Historic Photos of Detroit in the 50s, 60s, and 70s
In 1950 Detroit was the fifth most populous city in the United States with 1.8 million people living within its boundaries. Its downtown streets bustled with activity. Away from the city center, the neighborhoods were vibrant and active. By 1979, however, the Motor City had lost over one third of its residents. Factories, shops, and theaters closed down, businesses moved to the suburbs, neighborhoods began deteriorating, and crime was on the rise. Despite the city’s problems, the bonds of friendship and family along with memories of “the good old days” compelled some Detroiters to remain near their roots and continue life as usual in and around the city.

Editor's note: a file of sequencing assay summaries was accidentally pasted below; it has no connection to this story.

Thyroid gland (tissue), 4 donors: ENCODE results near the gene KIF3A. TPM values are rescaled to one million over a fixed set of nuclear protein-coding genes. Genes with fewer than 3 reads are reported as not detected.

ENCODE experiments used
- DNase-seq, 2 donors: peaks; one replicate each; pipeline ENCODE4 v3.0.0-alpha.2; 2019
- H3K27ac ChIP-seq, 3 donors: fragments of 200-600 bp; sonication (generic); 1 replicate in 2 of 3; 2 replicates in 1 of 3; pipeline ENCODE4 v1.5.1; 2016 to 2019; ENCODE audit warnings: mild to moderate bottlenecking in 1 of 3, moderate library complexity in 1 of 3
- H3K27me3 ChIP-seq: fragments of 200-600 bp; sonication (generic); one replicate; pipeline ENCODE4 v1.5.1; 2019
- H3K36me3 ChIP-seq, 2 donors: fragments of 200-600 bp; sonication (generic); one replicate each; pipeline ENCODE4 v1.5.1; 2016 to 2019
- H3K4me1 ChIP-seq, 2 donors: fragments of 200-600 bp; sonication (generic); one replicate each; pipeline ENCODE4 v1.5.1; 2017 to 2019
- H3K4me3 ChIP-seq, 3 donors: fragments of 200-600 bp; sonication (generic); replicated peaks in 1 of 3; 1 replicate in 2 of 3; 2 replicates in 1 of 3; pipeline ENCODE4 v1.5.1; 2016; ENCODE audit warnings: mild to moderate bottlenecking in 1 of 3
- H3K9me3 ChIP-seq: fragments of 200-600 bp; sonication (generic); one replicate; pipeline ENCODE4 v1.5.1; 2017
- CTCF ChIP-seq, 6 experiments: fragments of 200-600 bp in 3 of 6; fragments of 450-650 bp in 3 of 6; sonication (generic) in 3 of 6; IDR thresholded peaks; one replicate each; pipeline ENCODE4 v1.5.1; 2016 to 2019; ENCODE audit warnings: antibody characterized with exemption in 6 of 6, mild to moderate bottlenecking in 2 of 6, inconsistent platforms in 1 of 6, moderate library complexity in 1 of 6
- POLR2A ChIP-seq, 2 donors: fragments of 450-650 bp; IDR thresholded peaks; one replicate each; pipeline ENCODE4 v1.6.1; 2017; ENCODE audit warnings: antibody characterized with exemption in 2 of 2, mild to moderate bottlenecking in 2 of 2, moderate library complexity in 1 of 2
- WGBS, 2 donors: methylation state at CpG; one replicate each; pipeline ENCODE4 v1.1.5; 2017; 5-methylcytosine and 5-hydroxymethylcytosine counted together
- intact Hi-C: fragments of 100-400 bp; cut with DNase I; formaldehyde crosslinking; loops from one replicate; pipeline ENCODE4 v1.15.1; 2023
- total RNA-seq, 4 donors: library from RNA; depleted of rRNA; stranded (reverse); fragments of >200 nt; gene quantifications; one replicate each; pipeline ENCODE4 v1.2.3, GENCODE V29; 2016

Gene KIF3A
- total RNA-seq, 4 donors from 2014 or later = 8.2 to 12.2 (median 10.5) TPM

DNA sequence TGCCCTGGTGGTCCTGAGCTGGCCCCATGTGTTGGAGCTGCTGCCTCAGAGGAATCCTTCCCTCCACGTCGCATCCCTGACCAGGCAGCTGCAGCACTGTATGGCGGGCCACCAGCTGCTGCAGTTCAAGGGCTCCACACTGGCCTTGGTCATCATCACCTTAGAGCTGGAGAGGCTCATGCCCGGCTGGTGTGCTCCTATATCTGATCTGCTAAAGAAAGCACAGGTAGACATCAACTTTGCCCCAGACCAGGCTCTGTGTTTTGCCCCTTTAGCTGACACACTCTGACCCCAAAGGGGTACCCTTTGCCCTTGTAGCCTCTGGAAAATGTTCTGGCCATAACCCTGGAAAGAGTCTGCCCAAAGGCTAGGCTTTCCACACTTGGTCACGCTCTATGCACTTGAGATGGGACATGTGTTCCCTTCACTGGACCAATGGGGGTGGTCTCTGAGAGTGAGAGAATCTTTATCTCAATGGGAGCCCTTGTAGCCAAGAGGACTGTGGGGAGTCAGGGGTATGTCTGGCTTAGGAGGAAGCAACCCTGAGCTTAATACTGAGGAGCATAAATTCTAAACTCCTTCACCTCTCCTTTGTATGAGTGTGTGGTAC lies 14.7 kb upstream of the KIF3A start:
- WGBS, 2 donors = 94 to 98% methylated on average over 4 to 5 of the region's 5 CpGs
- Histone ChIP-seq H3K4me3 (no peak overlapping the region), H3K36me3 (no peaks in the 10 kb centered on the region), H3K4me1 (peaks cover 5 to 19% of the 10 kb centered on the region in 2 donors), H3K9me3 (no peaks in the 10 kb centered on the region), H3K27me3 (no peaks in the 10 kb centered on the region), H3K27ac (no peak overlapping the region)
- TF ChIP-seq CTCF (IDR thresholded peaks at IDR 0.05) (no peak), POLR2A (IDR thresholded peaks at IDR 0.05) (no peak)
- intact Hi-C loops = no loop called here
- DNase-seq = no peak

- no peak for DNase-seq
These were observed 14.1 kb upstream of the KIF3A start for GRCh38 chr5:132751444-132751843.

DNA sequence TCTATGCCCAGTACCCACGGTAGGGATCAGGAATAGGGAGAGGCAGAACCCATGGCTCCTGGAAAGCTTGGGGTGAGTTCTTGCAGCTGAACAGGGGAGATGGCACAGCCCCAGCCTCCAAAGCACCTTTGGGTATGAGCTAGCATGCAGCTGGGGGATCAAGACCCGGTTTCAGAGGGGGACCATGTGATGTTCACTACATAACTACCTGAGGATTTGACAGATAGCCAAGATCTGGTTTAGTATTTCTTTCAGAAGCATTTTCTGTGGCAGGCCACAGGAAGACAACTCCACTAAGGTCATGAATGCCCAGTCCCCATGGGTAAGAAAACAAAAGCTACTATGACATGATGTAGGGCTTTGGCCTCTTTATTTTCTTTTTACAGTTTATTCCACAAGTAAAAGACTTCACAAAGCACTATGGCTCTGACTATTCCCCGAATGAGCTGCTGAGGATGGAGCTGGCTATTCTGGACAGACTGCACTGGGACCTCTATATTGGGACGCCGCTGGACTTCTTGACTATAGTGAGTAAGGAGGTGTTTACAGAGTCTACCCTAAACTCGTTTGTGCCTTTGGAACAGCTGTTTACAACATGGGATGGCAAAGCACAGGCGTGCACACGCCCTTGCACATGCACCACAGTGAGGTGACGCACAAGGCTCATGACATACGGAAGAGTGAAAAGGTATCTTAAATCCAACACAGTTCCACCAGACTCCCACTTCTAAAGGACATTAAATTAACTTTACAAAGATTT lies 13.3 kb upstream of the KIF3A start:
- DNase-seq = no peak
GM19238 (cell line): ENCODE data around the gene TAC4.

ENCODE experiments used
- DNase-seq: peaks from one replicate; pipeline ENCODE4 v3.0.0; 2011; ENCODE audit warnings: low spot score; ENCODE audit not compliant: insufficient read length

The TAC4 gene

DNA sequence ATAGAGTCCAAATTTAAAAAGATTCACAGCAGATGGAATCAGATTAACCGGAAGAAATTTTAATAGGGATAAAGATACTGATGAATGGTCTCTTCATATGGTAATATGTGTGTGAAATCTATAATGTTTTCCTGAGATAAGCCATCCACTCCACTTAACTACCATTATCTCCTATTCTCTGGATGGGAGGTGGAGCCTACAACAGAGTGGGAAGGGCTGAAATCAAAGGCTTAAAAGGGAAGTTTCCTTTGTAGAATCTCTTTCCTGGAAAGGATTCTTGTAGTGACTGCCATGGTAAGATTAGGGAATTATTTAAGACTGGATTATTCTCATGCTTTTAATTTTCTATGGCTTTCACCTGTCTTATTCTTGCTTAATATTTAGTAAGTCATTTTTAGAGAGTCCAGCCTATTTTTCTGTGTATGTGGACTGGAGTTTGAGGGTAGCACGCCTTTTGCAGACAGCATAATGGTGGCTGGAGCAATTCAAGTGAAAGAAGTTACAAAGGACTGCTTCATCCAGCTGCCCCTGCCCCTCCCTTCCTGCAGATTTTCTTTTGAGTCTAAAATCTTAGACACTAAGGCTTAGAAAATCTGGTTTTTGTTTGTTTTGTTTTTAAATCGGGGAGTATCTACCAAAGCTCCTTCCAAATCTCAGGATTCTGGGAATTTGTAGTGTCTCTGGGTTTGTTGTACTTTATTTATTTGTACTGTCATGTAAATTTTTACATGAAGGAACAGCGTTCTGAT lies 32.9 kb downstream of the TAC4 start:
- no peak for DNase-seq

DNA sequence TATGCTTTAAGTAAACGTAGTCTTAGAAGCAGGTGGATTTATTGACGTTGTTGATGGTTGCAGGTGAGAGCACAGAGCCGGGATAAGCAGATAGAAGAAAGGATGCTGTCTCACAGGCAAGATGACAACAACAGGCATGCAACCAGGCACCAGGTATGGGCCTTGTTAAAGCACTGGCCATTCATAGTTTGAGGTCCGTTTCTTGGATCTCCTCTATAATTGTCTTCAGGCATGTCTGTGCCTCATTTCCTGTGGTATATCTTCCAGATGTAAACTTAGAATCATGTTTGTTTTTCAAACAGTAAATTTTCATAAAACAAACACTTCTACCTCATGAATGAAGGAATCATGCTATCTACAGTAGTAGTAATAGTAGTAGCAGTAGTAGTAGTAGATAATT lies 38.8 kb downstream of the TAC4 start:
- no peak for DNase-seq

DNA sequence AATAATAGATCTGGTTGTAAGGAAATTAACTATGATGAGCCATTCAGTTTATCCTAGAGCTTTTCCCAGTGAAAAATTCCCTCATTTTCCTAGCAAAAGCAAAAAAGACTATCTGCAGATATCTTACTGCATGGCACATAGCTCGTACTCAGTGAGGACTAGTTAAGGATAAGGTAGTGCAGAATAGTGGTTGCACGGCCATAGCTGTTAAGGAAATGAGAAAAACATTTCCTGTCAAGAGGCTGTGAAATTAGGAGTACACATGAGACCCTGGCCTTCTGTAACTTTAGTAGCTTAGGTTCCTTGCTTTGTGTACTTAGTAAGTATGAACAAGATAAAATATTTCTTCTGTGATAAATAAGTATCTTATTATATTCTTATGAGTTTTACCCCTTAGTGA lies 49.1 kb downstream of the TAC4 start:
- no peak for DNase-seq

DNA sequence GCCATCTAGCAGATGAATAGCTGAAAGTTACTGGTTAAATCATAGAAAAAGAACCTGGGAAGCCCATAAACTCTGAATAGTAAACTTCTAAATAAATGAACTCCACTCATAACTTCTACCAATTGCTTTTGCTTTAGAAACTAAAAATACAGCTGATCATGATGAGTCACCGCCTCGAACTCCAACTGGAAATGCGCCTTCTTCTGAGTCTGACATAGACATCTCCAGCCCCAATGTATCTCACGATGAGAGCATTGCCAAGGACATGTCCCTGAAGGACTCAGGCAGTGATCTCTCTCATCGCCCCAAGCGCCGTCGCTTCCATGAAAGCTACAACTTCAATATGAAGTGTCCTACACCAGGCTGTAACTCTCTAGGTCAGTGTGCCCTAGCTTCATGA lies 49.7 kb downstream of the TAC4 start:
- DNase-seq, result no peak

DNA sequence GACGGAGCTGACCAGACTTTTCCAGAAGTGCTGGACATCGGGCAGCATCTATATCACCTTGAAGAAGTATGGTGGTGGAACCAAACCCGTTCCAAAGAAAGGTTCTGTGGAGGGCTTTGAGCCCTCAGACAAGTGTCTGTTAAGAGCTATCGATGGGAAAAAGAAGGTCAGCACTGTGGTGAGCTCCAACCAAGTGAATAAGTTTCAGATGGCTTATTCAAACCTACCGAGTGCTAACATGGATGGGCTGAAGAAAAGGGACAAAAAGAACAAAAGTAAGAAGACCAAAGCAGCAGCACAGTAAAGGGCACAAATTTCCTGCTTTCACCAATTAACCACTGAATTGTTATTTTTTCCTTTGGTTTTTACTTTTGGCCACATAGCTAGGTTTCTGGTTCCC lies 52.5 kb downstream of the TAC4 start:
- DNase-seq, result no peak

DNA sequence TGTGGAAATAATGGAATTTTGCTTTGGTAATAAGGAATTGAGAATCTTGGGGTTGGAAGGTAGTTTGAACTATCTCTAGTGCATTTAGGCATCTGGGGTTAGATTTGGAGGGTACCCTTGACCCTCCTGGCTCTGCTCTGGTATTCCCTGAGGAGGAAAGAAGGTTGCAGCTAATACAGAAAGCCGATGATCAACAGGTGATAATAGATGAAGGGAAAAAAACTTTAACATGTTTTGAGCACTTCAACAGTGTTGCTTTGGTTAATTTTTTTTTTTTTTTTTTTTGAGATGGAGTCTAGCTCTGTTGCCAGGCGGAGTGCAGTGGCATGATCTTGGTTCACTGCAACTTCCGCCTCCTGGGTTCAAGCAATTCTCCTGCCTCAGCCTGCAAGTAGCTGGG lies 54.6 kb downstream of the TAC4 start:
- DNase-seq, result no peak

Historic Photos of Detroit in the 50s, 60s, and 70s documents what a Metro Detroiter would have experienced through those decades, from the commonplace—like bad traffic and bad weather—to the historic—like a visit from John F. Kennedy and a baseball world championship. In this companion volume to Historic Photos of Detroit, Mary J. Wallace gives readers an inside look at the ups and downs of one of the most interesting and relevant cities of the twentieth century.